In what may be the first of many blows to plans by T-Mobile and Sprint to merge, the Federal Communications Commission is saying that it is probably going to oppose the current plans by the two wireless providers to buy more spectrum together.
In addition, in an official FCC blog entry, Roger C. Sherman, the FCC’s Wireless Telecommunications Bureau Chief said that the Commission is circulating a Notice of Proposed Rulemaking that would prevent joint ventures, such as the one proposed by T-Mobile and Sprint, from bidding in the next spectrum auction.
While neither company has actually announced their plans, press reports in the The Wall Street Journal and other sources say that the two companies are putting together a $10 billion fund to bid for spectrum recovered from television broadcasters at an auction in 2015.
“Considering the significant challenges new entrants face in building wireless networks, we can and should provide smaller businesses—including enterprises owned by women and minorities—a better on-ramp into the wireless business,” Sherman said in his blog entry.
Specifically addressing the planned joint venture by Sprint and T-Mobile, Sherman said, “If two of the largest companies are able to bid as one combined entity in the auction, their combined resources may have the effect of suppressing meaningful competition. Therefore, the item tentatively concludes that joint bidding arrangements between nationwide providers should not be allowed.”
Sherman said that the FCC’s desire is to eliminate barriers to entry by small companies. “Thus, the NPRM being circulated today proposes to update our rules in a way that recognizes—and confronts—the challenges new entrants face in entering the wireless industry,” Sherman explained, noting that by making a way for small businesses to compete means that the FCC needs to change its rules.
“Challenges like raising funds to compete in an auction, finding a revenue stream to support business expansion, or developing a business model based on market needs rather than regulatory mandates. Perhaps most importantly, the NPRM recognizes the challenge of entering into a marketplace in which more than 95 percent of existing customers are served by the top four providers,” Sherman wrote.
Sherman said that the NPRM will also examine the prospects of allowing combined bids from entities of different sizes. He said that the ultimate goal was to put “common sense” rules in place before the next spectrum auction.
The obvious question that follows is whether this is a warning shot across the bow for any potential merger between T-Mobile and Sprint. It might be just that Sherman mentions the current trend toward consolidation in the wireless industry as something to be guarded against. He even warned against attempts by large wireless companies to take advantage of the process. He wrote that the FCC will be on the lookout for such things and will enforce rules vigorously.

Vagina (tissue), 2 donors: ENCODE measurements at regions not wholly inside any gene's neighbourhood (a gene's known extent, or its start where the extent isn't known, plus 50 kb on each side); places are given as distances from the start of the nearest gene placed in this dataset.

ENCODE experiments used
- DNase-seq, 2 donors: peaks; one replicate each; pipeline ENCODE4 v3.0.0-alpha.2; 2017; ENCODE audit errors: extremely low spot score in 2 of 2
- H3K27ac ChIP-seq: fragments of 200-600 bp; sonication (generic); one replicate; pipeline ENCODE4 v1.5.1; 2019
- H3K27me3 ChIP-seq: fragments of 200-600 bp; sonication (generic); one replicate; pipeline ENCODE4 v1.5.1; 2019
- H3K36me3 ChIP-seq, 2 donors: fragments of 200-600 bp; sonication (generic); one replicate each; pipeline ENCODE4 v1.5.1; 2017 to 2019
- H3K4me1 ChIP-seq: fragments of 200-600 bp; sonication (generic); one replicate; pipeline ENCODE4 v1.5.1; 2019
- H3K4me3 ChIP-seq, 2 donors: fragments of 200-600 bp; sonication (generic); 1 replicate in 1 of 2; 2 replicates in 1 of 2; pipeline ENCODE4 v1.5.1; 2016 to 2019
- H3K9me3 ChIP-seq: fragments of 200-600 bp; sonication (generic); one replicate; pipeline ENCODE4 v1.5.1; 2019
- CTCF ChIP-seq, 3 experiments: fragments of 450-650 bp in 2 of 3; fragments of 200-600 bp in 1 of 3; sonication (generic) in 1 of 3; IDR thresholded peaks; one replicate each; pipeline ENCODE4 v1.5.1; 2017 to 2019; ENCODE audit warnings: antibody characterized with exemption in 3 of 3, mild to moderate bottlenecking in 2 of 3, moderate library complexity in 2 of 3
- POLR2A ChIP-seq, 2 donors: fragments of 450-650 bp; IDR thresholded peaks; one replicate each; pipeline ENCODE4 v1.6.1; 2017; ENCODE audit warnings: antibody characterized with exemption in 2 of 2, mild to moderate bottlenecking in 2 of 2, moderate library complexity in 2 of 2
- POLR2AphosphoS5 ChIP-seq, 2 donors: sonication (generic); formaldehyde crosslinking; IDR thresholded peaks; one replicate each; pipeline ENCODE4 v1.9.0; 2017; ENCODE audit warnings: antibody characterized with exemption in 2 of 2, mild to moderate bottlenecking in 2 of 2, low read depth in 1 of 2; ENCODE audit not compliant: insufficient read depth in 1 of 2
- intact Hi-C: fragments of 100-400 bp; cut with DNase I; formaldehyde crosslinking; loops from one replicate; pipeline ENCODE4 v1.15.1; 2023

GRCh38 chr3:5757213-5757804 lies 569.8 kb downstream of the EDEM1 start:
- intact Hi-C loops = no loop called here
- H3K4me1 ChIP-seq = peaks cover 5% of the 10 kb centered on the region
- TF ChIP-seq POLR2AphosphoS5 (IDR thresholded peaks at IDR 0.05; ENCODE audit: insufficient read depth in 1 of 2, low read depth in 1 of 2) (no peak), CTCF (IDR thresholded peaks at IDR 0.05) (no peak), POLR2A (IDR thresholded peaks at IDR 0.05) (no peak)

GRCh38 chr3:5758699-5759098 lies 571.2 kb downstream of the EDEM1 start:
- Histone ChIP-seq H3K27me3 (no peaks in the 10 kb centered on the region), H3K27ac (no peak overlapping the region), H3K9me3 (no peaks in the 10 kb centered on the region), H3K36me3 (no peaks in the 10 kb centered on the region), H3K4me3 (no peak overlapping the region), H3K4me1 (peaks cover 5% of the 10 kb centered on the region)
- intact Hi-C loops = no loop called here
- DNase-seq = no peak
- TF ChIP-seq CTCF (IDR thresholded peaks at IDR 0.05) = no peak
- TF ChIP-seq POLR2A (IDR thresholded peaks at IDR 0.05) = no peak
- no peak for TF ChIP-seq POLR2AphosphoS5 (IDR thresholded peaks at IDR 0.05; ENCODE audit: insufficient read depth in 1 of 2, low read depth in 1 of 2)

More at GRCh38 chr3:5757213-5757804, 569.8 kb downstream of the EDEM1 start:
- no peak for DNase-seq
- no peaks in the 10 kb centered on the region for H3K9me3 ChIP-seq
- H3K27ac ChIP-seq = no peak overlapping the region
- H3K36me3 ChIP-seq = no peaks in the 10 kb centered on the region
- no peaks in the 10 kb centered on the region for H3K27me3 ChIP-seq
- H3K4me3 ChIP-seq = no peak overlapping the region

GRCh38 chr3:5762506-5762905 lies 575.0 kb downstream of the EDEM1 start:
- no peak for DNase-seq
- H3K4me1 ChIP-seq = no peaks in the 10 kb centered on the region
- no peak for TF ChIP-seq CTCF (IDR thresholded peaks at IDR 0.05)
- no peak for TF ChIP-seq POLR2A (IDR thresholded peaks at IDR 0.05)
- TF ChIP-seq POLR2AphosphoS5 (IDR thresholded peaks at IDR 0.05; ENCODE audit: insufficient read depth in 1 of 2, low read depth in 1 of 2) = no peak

While the current plans by Sprint and T-Mobile fall well short of being a merger, it’s entirely possible that it’s being viewed by the two companies as a trial balloon that they can float and see if anyone tries to shoot it down.
But it isn’t necessarily an anti-merger move by the FCC. Farpoint Group principal analyst Craig Mathias says that historically there have always been set-asides for small business. But Mathias wonders, “why do they care who owns the spectrum?”
But apparently with the new chairman Tom Wheeler in office the agency does care. Sherman said in his blog that one goal was “to provide innovative, smaller companies the opportunity to build wireless businesses that can spur additional investment and bring more choices to consumers.”
The idea to stand in the way of consolidation does have some history behind it. When the FCC and the Department of Justice refused to allow AT&T to acquire T-Mobile in 2011, the primary reason was to avoid consolidation and to foster competition in the wireless industry.
In the years since that merger was denied, the competition that the FCC wanted has arrived in spades as T-Mobile has taken on the rest of the industry with its “UnCarrier” moves.
Those moves have resulted in T-Mobile adding millions of new customers at the expense of its larger rivals. Right now, it seems that if T-Mobile continues its growth and Sprint continues its decline, it will be T-Mobile that’s the third largest carrier in the U.S., with Sprint slipping down to fourth. If current trends continue that switch in position could happen as early as late April 2015.
Perhaps what the FCC isn’t saying is that T-Mobile doesn’t appear to need Sprint’s help to compete. On the other hand, perhaps Sprint needs T-Mobile if it’s going to survive as a viable entity. But if that happens, would T-Mobile still be the UnCarrier?